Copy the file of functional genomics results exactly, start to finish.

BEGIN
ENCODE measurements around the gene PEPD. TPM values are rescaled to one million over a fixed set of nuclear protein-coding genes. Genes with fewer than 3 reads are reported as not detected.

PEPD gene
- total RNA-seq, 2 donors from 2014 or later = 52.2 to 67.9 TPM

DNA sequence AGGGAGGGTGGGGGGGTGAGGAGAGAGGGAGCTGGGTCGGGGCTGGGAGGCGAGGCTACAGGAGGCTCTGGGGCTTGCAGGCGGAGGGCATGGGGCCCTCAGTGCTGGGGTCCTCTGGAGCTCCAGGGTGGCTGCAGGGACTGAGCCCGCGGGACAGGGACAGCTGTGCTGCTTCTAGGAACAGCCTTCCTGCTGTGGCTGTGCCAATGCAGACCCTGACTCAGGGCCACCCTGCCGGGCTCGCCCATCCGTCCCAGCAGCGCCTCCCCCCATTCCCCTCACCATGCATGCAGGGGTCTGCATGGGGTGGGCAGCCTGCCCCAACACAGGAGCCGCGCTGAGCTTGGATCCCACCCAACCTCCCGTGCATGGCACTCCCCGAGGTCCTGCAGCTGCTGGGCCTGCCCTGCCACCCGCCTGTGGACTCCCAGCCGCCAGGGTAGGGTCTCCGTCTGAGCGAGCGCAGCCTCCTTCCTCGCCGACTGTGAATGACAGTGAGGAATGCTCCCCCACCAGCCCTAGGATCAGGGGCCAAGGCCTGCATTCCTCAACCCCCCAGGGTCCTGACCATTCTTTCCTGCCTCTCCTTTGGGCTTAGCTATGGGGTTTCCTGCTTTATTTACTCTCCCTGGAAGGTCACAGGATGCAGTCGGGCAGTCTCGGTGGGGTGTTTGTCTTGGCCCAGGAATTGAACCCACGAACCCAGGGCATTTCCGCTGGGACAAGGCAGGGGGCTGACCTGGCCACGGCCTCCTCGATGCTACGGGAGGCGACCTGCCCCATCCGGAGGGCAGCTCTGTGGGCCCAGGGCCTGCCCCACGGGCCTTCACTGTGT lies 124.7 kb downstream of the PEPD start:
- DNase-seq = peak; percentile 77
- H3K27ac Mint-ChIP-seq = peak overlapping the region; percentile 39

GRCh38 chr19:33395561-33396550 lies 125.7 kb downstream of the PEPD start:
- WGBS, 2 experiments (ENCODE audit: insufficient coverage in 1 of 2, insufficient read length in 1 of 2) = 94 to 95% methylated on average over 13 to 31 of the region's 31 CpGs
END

ENCODE measurements around the gene PEPD. TPM values are rescaled to one million over a fixed set of nuclear protein-coding genes. Genes with fewer than 3 reads are reported as not detected.

PEPD gene
- total RNA-seq, 2 donors from 2014 or later = 52.2 to 67.9 TPM

DNA sequence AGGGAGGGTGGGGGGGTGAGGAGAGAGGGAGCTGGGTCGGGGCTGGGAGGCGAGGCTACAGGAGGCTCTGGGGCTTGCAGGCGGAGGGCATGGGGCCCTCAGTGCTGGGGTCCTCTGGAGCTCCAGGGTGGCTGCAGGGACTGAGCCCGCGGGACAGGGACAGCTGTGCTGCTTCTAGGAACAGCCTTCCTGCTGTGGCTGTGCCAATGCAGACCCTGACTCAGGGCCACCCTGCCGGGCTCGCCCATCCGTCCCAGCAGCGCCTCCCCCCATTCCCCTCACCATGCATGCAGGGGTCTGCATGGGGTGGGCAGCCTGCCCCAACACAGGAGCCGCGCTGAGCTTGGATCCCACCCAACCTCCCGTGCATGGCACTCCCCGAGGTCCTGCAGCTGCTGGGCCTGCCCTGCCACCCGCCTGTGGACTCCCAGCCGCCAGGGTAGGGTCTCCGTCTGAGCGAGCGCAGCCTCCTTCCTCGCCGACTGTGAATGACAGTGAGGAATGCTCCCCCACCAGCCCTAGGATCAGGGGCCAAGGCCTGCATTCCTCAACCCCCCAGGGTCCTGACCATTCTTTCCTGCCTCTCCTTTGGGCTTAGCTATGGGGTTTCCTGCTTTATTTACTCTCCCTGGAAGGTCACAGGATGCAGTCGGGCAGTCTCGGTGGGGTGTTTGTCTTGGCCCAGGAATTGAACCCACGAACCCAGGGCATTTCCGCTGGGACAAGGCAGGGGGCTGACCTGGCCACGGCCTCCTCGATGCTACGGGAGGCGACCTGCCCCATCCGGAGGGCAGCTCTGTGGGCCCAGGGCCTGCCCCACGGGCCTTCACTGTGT lies 124.7 kb downstream of the PEPD start:
- DNase-seq = peak; percentile 77
- H3K27ac Mint-ChIP-seq = peak overlapping the region; percentile 39

GRCh38 chr19:33395561-33396550 lies 125.7 kb downstream of the PEPD start:
- WGBS, 2 experiments (ENCODE audit: insufficient coverage in 1 of 2, insufficient read length in 1 of 2) = 94 to 95% methylated on average over 13 to 31 of the region's 31 CpGs